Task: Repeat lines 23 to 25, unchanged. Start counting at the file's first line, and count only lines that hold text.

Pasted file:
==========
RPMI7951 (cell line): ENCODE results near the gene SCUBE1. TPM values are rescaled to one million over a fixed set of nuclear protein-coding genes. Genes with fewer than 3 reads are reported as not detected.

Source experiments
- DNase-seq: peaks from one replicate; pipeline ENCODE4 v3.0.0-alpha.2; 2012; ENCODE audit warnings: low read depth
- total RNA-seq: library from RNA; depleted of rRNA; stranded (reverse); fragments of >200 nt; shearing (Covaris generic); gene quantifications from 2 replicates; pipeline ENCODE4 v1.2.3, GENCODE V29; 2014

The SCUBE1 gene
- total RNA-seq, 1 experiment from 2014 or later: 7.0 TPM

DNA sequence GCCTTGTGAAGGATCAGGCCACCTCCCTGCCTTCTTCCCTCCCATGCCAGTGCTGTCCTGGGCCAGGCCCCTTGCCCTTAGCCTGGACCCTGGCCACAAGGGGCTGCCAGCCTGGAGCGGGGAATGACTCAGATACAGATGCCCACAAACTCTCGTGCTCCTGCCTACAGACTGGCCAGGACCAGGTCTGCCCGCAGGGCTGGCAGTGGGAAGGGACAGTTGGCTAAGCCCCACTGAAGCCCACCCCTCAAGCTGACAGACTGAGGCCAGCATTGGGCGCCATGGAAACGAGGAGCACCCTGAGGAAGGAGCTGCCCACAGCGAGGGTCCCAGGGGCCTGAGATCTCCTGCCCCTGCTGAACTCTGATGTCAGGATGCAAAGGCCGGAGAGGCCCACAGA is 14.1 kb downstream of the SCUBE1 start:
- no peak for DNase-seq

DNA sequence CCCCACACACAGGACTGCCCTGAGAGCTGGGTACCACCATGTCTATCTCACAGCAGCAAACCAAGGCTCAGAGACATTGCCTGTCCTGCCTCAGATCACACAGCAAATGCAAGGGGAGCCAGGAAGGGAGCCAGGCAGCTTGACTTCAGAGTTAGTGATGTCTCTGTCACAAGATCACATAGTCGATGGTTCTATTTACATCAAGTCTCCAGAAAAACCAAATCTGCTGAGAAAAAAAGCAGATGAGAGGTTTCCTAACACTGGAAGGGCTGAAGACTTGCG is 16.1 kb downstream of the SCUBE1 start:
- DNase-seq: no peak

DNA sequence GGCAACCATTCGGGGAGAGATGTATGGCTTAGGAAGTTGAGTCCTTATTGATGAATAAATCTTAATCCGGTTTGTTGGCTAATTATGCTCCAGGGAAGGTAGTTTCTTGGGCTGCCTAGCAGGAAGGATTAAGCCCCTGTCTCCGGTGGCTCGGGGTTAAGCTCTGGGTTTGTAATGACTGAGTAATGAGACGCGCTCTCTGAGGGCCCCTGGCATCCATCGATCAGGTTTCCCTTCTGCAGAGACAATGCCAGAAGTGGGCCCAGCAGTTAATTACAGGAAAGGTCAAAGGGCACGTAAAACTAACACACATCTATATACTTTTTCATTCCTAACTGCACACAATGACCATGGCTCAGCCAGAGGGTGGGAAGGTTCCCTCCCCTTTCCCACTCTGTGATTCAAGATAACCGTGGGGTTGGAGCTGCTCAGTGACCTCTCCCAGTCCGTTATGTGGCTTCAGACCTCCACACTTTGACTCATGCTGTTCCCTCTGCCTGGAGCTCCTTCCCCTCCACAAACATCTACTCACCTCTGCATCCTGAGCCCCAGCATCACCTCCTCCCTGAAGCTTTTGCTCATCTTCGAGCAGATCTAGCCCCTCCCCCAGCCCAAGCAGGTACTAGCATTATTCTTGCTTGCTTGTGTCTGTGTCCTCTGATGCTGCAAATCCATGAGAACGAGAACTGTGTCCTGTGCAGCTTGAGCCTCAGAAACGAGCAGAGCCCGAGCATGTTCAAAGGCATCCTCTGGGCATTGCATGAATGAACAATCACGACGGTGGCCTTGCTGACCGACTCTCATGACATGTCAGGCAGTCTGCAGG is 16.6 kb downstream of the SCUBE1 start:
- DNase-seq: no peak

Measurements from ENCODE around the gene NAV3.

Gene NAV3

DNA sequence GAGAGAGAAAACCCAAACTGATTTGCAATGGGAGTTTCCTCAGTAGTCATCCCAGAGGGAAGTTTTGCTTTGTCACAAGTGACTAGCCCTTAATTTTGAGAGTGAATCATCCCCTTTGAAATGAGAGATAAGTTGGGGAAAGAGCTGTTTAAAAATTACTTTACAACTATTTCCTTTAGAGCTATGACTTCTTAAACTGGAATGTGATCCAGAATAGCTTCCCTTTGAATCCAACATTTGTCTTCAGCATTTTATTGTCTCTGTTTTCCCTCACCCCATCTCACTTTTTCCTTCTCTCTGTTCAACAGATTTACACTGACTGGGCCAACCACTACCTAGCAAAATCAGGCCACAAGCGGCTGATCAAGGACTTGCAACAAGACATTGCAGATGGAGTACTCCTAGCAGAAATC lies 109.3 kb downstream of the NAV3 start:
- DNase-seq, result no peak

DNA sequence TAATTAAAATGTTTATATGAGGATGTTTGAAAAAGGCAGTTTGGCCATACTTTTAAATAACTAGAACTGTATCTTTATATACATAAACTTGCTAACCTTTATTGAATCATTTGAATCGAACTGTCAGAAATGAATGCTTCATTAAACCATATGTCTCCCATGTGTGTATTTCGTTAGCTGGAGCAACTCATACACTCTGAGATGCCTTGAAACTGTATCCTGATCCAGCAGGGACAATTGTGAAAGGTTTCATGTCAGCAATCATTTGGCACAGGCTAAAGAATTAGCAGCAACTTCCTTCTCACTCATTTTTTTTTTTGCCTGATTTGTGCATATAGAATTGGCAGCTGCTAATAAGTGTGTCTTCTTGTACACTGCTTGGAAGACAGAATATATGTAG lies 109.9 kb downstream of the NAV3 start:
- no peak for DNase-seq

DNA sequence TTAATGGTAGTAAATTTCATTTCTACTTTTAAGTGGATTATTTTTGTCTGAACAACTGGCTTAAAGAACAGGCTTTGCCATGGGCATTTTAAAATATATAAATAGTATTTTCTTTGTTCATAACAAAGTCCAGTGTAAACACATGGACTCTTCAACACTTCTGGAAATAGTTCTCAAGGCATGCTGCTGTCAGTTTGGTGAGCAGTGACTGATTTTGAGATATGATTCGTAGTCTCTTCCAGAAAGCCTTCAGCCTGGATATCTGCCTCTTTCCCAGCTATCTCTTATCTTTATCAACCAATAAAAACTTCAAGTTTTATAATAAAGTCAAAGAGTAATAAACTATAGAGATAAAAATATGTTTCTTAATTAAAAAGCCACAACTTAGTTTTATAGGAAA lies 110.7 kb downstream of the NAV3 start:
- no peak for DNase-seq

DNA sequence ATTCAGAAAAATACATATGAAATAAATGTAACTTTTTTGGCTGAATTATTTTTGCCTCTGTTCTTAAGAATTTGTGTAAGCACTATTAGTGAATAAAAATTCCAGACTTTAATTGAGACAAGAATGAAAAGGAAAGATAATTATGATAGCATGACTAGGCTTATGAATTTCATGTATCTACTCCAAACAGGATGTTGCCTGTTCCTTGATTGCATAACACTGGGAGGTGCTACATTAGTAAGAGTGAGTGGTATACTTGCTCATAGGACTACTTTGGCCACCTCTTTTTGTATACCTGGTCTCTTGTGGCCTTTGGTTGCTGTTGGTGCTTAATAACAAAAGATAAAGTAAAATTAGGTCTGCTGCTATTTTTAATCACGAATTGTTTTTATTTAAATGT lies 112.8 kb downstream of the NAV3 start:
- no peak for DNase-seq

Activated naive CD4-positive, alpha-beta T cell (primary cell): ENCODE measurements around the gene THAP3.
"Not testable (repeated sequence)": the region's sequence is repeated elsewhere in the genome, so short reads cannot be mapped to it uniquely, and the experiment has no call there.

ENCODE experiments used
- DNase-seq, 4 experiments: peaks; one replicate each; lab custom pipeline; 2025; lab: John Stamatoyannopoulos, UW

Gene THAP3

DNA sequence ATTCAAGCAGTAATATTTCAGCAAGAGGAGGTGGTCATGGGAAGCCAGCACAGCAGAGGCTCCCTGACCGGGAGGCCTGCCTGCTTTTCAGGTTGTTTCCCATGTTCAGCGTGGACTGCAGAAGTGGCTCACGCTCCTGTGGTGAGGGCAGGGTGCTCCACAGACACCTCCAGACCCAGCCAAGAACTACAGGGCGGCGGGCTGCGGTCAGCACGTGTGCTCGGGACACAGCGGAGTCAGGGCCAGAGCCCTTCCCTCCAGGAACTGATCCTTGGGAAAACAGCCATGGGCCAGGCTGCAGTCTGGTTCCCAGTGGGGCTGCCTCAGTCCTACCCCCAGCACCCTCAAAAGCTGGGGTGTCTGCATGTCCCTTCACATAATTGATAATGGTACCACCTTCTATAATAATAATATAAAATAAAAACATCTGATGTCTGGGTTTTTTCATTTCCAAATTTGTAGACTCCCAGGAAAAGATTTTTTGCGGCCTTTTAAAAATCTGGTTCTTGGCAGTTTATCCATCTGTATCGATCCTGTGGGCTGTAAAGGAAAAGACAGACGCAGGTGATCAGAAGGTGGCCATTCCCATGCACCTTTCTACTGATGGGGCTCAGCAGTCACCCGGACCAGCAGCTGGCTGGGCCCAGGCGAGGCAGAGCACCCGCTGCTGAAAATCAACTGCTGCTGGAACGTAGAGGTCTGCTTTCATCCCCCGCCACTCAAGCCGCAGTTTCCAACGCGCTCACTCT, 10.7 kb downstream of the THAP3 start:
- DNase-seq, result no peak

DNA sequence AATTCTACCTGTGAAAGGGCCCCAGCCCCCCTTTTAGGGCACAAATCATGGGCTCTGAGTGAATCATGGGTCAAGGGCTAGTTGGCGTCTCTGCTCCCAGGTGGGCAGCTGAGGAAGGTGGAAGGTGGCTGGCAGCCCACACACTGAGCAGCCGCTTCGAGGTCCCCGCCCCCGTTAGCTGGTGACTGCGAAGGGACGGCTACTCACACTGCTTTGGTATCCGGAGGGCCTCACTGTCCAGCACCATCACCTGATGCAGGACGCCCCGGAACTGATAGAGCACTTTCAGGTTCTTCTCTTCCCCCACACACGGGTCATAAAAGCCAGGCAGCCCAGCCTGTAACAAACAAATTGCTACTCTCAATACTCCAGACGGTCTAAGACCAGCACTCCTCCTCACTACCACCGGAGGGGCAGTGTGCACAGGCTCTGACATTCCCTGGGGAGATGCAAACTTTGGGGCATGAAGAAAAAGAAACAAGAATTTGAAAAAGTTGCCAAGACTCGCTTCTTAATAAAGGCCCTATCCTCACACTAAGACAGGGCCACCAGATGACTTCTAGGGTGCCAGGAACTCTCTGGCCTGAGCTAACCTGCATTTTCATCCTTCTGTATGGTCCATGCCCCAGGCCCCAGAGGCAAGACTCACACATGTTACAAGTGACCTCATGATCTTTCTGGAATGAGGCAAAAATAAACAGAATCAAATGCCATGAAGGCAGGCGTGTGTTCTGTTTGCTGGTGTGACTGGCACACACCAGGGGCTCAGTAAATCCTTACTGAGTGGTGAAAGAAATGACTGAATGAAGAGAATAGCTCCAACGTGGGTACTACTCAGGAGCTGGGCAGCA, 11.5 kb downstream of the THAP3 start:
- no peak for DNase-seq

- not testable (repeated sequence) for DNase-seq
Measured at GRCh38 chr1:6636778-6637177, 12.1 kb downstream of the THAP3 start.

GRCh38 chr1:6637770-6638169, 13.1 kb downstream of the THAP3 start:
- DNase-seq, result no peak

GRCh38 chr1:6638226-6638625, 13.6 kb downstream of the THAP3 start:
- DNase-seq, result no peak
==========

Activated naive CD4-positive, alpha-beta T cell (primary cell): ENCODE measurements around the gene THAP3.
"Not testable (repeated sequence)": the region's sequence is repeated elsewhere in the genome, so short reads cannot be mapped to it uniquely, and the experiment has no call there.

ENCODE experiments used